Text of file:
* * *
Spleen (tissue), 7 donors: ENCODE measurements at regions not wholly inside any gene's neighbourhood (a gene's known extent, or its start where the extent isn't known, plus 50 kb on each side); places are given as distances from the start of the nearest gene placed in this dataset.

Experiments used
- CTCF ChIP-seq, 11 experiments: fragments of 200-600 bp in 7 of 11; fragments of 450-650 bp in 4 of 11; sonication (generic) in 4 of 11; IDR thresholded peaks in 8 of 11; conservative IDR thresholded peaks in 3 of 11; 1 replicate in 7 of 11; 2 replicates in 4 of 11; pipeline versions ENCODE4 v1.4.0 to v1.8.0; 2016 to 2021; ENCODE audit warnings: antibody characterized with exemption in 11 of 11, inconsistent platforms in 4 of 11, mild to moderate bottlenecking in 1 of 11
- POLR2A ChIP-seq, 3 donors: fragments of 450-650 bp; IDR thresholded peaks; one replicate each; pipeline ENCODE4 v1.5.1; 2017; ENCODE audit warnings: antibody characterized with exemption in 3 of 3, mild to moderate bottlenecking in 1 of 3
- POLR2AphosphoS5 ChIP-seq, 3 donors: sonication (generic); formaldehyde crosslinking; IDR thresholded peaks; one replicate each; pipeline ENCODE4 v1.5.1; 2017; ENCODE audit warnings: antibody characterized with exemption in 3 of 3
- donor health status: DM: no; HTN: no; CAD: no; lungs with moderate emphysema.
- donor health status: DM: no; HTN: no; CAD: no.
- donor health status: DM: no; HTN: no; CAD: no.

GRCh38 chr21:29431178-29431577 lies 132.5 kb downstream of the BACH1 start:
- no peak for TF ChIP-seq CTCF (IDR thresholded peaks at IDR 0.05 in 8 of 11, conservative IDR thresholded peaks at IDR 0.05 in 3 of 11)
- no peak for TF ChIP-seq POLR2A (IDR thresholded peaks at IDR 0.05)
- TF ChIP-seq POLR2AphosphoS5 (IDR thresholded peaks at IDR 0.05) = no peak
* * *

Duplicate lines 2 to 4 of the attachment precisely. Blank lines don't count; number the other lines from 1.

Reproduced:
Experiments used
- CTCF ChIP-seq, 11 experiments: fragments of 200-600 bp in 7 of 11; fragments of 450-650 bp in 4 of 11; sonication (generic) in 4 of 11; IDR thresholded peaks in 8 of 11; conservative IDR thresholded peaks in 3 of 11; 1 replicate in 7 of 11; 2 replicates in 4 of 11; pipeline versions ENCODE4 v1.4.0 to v1.8.0; 2016 to 2021; ENCODE audit warnings: antibody characterized with exemption in 11 of 11, inconsistent platforms in 4 of 11, mild to moderate bottlenecking in 1 of 11
- POLR2A ChIP-seq, 3 donors: fragments of 450-650 bp; IDR thresholded peaks; one replicate each; pipeline ENCODE4 v1.5.1; 2017; ENCODE audit warnings: antibody characterized with exemption in 3 of 3, mild to moderate bottlenecking in 1 of 3